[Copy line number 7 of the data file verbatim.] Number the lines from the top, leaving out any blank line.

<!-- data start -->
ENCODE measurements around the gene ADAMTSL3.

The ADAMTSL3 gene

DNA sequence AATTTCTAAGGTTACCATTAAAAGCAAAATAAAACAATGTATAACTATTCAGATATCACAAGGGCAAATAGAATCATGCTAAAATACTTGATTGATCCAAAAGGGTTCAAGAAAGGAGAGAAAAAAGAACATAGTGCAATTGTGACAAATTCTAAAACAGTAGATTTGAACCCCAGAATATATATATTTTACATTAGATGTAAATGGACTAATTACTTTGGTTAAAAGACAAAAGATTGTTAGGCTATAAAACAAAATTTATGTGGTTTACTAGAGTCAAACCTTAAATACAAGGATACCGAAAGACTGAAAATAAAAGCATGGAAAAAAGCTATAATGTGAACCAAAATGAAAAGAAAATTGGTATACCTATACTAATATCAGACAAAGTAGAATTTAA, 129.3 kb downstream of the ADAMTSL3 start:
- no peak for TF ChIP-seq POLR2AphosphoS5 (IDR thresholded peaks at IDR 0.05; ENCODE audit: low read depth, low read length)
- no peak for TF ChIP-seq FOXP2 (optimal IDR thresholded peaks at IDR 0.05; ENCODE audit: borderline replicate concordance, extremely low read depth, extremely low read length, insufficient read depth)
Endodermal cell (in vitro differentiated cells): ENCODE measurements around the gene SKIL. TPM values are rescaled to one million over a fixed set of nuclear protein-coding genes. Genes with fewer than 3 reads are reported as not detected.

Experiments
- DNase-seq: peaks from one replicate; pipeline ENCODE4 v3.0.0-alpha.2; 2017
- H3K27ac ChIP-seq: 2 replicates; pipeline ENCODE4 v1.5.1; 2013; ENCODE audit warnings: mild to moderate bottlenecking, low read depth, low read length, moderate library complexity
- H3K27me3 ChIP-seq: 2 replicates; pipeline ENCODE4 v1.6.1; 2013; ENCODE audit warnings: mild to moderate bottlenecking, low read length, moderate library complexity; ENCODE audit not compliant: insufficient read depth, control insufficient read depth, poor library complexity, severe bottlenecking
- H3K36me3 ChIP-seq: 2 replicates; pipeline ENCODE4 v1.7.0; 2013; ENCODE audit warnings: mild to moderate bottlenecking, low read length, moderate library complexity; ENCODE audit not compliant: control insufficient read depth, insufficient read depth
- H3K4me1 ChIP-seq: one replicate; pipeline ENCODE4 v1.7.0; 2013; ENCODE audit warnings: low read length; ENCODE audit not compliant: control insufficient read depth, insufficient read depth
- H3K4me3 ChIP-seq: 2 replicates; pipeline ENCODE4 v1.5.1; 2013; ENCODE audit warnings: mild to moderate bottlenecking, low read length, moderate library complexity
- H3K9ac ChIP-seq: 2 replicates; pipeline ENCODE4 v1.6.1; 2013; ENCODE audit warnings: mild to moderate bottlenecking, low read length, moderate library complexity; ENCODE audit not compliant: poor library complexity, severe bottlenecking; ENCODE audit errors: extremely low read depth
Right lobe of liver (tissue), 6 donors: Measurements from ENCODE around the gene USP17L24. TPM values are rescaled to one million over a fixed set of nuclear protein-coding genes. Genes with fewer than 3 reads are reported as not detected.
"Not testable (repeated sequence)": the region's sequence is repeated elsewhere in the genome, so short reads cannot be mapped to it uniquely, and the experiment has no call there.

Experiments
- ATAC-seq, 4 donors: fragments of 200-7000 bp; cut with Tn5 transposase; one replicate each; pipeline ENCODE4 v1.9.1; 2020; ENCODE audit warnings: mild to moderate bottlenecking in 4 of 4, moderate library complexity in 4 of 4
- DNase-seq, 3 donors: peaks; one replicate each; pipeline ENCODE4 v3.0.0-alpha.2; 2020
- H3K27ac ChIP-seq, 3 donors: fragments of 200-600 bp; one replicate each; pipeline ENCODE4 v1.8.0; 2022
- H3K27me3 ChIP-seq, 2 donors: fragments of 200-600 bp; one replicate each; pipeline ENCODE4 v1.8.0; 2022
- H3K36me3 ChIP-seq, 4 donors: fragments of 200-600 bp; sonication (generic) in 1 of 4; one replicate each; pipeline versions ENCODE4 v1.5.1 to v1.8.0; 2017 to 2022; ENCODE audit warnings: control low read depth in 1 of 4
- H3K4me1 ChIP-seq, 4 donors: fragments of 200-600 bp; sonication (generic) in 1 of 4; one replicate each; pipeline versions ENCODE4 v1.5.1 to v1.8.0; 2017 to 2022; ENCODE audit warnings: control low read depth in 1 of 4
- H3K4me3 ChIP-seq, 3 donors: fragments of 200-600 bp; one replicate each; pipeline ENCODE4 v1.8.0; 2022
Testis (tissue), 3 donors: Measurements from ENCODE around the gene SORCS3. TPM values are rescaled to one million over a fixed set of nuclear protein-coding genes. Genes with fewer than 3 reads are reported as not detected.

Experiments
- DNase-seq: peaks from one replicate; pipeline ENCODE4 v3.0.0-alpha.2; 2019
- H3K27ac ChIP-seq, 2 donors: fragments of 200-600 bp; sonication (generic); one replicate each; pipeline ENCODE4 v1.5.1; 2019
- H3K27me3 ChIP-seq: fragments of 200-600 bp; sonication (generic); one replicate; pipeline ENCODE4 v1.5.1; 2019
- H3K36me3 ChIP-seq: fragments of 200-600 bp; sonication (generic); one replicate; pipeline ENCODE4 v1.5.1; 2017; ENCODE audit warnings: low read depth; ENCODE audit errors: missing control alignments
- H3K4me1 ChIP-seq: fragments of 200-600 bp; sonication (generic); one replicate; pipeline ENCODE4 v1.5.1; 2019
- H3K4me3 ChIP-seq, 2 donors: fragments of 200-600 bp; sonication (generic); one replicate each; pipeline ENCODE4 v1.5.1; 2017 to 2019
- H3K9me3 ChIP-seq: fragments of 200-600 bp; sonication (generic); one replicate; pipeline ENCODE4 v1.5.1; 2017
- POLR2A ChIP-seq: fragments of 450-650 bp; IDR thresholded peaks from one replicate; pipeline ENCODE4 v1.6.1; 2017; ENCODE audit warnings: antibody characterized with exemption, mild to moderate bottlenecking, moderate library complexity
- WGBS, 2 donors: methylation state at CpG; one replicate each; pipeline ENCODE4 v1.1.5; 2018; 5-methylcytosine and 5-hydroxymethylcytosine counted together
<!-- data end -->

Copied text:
Experiments